Once upon a time there was a caveman named Carl.   Carl was happy.  He slept in his own cave which was warm at night and cool in the day.  When Carl was hungry, he crept outside and explored the plentiful vegetation that lay all around him.  There were fruit trees, nut trees, berry bushes and all kinds of interesting foods that grew from the ground like mushrooms, onions and watermelon.  Carl ate what he liked and never once thought of hoarding these foods because his mind was occupied with peace and joy.  When he was not eating, Carl either made things out of rocks, sticks and dirt, or he took long naps.  Sometimes, he would be hungry when it was dark outside so he fumbled around under the moonlit sky to a tree which had fruit that he liked and he would eat.  He smiled even though no other caveperson was around to see him.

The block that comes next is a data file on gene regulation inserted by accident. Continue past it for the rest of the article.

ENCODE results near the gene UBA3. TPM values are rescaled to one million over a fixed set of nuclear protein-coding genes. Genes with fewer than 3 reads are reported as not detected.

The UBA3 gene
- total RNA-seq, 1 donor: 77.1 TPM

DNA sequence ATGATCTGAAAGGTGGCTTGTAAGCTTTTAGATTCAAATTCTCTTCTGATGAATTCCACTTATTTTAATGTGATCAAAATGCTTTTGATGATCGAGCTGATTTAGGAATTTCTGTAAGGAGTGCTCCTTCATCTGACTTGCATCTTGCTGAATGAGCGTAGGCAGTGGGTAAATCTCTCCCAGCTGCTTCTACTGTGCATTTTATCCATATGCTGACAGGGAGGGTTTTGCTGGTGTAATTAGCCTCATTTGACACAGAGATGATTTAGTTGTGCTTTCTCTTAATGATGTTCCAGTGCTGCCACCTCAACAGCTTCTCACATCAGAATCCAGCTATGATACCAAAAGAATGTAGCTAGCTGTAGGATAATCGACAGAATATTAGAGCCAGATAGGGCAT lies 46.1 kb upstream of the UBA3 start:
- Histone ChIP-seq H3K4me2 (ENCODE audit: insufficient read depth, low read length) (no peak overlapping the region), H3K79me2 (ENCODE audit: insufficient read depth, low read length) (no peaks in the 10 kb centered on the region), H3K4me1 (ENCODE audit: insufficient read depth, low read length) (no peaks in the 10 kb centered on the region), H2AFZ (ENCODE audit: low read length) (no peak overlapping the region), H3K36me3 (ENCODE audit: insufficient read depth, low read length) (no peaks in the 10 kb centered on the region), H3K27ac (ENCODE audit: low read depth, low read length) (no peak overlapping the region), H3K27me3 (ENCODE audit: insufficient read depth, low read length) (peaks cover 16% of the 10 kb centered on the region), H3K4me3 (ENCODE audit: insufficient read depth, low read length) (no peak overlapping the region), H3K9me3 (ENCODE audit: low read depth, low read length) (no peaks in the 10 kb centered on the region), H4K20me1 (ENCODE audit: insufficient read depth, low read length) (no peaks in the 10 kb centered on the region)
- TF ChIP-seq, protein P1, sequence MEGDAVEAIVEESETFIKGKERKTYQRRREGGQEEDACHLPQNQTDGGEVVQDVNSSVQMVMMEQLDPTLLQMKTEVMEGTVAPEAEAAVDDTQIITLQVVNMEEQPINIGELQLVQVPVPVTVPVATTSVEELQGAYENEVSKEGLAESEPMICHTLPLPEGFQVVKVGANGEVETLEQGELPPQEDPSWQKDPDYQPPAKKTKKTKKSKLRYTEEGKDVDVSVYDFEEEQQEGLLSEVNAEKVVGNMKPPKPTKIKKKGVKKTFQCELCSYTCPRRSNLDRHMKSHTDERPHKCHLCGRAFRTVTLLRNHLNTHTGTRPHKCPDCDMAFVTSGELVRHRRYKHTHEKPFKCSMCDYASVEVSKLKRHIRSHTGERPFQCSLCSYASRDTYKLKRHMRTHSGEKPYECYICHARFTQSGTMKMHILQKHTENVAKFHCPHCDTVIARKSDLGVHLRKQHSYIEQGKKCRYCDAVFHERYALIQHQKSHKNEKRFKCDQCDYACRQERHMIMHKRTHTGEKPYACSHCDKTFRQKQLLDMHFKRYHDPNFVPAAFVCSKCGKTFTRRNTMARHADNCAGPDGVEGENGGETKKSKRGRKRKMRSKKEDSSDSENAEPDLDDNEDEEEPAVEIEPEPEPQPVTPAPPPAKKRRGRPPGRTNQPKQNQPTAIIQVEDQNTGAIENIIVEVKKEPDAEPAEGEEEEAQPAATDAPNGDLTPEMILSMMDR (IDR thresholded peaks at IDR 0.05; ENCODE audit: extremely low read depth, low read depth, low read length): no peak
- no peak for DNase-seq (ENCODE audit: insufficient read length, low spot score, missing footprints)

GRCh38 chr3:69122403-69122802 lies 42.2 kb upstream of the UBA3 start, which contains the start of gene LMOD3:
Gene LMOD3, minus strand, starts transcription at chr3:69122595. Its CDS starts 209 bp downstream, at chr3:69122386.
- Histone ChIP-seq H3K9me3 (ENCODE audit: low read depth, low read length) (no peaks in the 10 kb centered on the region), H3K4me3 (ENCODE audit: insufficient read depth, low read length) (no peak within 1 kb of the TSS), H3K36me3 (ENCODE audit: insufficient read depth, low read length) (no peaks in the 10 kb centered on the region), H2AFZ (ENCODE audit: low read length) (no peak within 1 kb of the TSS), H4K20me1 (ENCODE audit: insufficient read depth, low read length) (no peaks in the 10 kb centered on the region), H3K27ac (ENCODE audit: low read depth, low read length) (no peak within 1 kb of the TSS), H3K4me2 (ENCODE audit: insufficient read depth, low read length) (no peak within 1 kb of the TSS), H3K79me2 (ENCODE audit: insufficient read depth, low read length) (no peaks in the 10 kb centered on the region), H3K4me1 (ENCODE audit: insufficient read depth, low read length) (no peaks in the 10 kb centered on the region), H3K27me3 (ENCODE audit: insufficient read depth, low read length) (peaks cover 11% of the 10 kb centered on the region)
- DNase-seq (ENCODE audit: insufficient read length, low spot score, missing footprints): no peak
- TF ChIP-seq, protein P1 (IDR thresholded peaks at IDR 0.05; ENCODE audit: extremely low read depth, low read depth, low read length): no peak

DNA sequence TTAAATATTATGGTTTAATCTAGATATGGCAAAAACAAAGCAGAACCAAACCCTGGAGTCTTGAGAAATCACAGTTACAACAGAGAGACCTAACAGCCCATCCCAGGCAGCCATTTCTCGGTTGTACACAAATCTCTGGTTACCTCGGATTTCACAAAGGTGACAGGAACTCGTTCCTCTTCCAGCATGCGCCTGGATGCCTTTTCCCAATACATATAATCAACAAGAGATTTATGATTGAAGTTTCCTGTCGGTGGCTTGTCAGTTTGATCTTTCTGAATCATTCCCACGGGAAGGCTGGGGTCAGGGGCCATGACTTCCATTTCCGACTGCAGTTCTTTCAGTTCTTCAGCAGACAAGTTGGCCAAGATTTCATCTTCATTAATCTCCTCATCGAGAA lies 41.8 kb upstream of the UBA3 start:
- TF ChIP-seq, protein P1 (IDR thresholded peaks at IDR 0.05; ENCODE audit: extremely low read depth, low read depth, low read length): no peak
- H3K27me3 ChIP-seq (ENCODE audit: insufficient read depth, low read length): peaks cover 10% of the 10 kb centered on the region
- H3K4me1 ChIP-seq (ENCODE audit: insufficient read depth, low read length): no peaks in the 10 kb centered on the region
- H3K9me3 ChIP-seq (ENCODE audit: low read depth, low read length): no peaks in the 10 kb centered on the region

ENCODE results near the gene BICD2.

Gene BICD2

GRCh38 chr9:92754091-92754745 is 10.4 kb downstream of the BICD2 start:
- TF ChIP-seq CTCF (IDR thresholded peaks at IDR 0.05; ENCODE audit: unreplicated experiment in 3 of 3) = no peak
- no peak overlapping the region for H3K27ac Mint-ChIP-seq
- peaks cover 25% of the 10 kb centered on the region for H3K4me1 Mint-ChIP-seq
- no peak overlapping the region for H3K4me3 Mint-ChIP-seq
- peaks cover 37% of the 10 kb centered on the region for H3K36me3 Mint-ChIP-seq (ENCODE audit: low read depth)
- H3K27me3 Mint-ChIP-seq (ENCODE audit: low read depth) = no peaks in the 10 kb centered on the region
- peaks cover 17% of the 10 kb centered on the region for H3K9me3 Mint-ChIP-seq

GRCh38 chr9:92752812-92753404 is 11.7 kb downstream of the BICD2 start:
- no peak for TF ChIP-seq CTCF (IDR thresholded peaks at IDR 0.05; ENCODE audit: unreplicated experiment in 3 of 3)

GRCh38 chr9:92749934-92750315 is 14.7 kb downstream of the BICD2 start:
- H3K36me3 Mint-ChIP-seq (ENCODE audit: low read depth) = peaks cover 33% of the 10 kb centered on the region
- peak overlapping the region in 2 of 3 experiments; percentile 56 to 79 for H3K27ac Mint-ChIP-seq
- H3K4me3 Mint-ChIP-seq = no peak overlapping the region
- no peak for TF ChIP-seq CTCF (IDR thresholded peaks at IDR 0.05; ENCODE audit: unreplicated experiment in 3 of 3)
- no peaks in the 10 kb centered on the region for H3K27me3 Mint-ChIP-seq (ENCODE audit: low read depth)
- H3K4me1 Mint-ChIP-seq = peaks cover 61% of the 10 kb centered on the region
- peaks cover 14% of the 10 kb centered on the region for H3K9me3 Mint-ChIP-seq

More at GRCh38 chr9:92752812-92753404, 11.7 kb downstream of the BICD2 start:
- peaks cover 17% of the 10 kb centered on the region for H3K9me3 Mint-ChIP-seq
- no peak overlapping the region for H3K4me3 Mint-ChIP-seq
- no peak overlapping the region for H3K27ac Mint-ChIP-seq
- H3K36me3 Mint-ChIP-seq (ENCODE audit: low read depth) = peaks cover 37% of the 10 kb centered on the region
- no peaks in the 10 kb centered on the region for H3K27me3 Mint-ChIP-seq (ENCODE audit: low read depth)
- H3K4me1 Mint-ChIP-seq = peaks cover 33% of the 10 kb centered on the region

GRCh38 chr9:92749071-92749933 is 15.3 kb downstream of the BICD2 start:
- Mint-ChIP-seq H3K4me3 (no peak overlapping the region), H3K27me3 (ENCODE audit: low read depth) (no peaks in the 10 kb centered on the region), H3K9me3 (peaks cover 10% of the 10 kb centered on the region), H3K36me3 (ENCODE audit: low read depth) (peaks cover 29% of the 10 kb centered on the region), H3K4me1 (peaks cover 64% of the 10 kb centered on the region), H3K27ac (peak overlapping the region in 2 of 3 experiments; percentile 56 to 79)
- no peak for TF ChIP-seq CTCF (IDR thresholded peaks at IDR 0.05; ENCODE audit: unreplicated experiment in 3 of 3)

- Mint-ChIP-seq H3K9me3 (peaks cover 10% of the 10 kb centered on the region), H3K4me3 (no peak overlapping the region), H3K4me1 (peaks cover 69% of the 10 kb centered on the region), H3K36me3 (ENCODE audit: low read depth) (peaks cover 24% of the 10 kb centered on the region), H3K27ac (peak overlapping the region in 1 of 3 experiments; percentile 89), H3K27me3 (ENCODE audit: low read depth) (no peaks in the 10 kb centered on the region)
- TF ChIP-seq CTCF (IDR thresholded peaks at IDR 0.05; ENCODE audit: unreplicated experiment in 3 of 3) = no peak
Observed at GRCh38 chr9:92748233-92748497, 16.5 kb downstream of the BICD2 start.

One day, Carl spotted another caveman eating from one of the nearby trees.  A few feelings came over Carl that he had never felt before.  At first, he felt excited to see another caveman who was doing the same things Carl would do. He could relate to this other caveman, and it made Carl feel welcomed. Carl knew that eating felt good and since he liked doing it, he imagined that the other caveman liked doing it too.  He crept out of his cave and bounded over to the other caveman excited to eat fruit with him. The two looked at each other for a moment, then looked at the tree; there was one piece of fruit left on it. Both reached out at the same time to grab it. Both took ahold of part of it. Carl tugged the fruit toward him. The other caveman tugged back. Soon, the two of them were struggling on the ground. There was biting, clawing, and punching until both of them were exhausted and bleeding.  Badly wounded from each other, Carl went back to his cave, and the other caveman left the garden, returning to whence he came.